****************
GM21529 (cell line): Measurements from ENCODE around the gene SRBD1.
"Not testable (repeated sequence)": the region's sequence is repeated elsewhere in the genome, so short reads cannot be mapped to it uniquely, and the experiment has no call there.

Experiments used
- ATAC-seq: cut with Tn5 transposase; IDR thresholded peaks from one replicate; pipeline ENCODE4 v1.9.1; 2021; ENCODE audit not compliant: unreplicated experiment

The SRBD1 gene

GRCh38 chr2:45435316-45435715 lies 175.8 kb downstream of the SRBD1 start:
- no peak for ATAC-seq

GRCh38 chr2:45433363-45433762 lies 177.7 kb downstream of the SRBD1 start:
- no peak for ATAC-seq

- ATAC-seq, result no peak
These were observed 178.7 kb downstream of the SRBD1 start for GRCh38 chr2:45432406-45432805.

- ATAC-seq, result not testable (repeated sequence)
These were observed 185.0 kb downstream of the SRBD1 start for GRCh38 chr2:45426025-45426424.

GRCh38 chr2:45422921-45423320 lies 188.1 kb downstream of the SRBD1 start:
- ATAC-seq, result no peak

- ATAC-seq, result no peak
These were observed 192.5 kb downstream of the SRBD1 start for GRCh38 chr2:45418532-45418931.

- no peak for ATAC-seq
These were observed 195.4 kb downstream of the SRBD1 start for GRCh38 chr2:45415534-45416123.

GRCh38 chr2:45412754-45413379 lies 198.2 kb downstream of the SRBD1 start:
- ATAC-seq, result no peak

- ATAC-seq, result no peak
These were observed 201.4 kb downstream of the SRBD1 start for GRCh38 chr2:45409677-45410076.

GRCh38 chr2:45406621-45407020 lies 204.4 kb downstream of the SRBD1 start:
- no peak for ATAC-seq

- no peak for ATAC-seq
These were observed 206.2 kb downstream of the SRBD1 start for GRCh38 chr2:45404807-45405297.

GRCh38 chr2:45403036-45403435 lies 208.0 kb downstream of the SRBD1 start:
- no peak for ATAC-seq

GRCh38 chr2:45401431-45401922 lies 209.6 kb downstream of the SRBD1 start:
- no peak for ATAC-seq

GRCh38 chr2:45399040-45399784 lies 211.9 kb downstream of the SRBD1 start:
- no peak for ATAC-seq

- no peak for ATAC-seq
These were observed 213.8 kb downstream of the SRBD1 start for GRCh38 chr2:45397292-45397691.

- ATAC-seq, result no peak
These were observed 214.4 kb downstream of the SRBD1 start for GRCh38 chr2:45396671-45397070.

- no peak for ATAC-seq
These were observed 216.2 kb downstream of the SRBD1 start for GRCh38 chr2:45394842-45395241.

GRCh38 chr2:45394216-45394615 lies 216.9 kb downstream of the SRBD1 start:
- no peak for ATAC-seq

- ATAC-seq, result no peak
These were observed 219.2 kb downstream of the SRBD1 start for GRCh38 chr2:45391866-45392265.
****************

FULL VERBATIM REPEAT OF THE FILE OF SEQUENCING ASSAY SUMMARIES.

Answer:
GM21529 (cell line): Measurements from ENCODE around the gene SRBD1.
"Not testable (repeated sequence)": the region's sequence is repeated elsewhere in the genome, so short reads cannot be mapped to it uniquely, and the experiment has no call there.

Experiments used
- ATAC-seq: cut with Tn5 transposase; IDR thresholded peaks from one replicate; pipeline ENCODE4 v1.9.1; 2021; ENCODE audit not compliant: unreplicated experiment

The SRBD1 gene

GRCh38 chr2:45435316-45435715 lies 175.8 kb downstream of the SRBD1 start:
- no peak for ATAC-seq

GRCh38 chr2:45433363-45433762 lies 177.7 kb downstream of the SRBD1 start:
- no peak for ATAC-seq

- ATAC-seq, result no peak
These were observed 178.7 kb downstream of the SRBD1 start for GRCh38 chr2:45432406-45432805.

- ATAC-seq, result not testable (repeated sequence)
These were observed 185.0 kb downstream of the SRBD1 start for GRCh38 chr2:45426025-45426424.

GRCh38 chr2:45422921-45423320 lies 188.1 kb downstream of the SRBD1 start:
- ATAC-seq, result no peak

- ATAC-seq, result no peak
These were observed 192.5 kb downstream of the SRBD1 start for GRCh38 chr2:45418532-45418931.

- no peak for ATAC-seq
These were observed 195.4 kb downstream of the SRBD1 start for GRCh38 chr2:45415534-45416123.

GRCh38 chr2:45412754-45413379 lies 198.2 kb downstream of the SRBD1 start:
- ATAC-seq, result no peak

- ATAC-seq, result no peak
These were observed 201.4 kb downstream of the SRBD1 start for GRCh38 chr2:45409677-45410076.

GRCh38 chr2:45406621-45407020 lies 204.4 kb downstream of the SRBD1 start:
- no peak for ATAC-seq

- no peak for ATAC-seq
These were observed 206.2 kb downstream of the SRBD1 start for GRCh38 chr2:45404807-45405297.

GRCh38 chr2:45403036-45403435 lies 208.0 kb downstream of the SRBD1 start:
- no peak for ATAC-seq

GRCh38 chr2:45401431-45401922 lies 209.6 kb downstream of the SRBD1 start:
- no peak for ATAC-seq

GRCh38 chr2:45399040-45399784 lies 211.9 kb downstream of the SRBD1 start:
- no peak for ATAC-seq

- no peak for ATAC-seq
These were observed 213.8 kb downstream of the SRBD1 start for GRCh38 chr2:45397292-45397691.

- ATAC-seq, result no peak
These were observed 214.4 kb downstream of the SRBD1 start for GRCh38 chr2:45396671-45397070.

- no peak for ATAC-seq
These were observed 216.2 kb downstream of the SRBD1 start for GRCh38 chr2:45394842-45395241.

GRCh38 chr2:45394216-45394615 lies 216.9 kb downstream of the SRBD1 start:
- no peak for ATAC-seq

- ATAC-seq, result no peak
These were observed 219.2 kb downstream of the SRBD1 start for GRCh38 chr2:45391866-45392265.